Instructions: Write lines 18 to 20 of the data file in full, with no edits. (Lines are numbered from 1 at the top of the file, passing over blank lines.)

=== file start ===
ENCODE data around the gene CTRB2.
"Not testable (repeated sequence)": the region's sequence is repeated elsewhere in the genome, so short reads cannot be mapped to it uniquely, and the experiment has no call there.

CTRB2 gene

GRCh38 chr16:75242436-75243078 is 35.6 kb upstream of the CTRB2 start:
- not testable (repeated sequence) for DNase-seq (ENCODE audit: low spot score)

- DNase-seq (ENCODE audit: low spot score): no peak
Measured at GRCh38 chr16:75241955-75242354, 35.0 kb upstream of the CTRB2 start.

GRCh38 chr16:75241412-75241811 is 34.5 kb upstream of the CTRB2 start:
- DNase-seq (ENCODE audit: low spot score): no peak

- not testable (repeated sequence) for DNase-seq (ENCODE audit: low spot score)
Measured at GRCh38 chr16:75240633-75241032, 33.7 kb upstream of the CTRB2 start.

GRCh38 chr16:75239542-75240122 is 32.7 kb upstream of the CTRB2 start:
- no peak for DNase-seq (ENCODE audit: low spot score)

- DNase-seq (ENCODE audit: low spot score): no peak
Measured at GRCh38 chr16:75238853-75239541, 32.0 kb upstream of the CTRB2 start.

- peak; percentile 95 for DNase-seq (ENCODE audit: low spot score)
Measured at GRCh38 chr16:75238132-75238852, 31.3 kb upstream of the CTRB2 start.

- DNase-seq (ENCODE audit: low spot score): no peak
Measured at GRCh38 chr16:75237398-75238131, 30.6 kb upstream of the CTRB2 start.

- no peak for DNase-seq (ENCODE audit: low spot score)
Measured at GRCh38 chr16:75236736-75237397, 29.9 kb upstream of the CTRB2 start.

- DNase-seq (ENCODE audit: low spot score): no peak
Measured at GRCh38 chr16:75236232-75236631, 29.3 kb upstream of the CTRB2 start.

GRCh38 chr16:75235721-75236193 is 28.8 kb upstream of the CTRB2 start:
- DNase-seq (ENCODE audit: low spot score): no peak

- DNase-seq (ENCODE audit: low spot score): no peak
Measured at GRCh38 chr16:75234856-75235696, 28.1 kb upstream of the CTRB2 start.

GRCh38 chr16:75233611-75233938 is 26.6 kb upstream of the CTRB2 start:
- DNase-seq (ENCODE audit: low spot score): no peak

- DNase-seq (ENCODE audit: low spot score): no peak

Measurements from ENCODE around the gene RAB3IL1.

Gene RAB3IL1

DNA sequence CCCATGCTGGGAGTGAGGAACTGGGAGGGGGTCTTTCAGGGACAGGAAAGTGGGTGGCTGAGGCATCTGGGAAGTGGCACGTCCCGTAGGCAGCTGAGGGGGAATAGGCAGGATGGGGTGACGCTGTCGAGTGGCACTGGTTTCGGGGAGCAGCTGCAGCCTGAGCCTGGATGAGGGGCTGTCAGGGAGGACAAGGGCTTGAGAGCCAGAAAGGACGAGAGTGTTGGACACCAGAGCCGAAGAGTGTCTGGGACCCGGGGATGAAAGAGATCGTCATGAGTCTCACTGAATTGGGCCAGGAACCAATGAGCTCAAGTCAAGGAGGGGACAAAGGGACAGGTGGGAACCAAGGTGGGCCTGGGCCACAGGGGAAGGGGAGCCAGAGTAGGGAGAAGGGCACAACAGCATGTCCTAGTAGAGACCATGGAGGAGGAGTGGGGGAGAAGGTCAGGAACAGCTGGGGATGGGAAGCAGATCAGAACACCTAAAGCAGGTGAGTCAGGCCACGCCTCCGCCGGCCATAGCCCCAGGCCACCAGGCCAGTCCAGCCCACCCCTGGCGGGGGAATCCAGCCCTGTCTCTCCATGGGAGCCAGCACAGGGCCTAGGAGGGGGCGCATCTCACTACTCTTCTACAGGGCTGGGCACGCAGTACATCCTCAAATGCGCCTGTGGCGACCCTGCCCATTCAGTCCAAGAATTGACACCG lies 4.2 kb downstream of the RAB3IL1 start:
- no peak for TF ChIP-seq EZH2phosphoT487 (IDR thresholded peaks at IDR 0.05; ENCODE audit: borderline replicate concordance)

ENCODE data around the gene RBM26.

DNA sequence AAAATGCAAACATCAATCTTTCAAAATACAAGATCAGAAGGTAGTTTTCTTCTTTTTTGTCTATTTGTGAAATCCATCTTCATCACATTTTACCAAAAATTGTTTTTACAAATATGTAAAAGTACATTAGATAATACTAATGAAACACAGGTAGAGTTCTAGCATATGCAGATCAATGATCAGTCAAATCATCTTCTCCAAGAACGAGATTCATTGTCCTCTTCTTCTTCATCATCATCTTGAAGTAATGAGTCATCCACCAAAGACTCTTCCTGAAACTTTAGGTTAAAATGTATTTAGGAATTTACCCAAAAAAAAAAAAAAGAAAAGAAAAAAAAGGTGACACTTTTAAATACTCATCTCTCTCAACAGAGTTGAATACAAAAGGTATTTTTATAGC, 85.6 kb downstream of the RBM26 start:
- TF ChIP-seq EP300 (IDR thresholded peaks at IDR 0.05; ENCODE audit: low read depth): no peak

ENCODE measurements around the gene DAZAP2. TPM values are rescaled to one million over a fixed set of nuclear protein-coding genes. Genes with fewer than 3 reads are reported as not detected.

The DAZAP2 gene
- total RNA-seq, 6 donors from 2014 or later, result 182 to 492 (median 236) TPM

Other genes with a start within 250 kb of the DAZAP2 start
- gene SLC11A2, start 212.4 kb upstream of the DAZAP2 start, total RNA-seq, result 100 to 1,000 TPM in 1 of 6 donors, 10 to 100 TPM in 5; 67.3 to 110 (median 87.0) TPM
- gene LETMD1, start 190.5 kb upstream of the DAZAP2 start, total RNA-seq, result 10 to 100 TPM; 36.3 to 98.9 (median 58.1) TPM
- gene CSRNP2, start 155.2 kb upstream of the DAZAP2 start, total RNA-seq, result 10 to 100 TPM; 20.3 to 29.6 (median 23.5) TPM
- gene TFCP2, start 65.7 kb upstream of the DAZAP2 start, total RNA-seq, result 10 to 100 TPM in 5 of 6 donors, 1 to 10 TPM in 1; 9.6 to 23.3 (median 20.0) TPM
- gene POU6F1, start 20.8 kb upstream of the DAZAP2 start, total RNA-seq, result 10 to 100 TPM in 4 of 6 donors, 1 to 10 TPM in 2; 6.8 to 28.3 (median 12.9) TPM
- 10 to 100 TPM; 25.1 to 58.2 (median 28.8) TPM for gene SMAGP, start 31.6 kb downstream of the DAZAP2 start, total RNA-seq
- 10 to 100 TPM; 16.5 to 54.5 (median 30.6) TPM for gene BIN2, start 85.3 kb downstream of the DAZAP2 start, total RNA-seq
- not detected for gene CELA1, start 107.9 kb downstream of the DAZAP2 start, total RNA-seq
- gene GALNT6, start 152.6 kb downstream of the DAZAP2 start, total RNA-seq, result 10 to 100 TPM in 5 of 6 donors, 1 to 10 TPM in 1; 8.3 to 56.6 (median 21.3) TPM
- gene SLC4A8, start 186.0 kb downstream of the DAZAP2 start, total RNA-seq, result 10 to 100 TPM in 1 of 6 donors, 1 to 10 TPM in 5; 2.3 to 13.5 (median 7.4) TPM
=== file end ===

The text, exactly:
- DNase-seq (ENCODE audit: low spot score): no peak
Measured at GRCh38 chr16:75237398-75238131, 30.6 kb upstream of the CTRB2 start.

- no peak for DNase-seq (ENCODE audit: low spot score)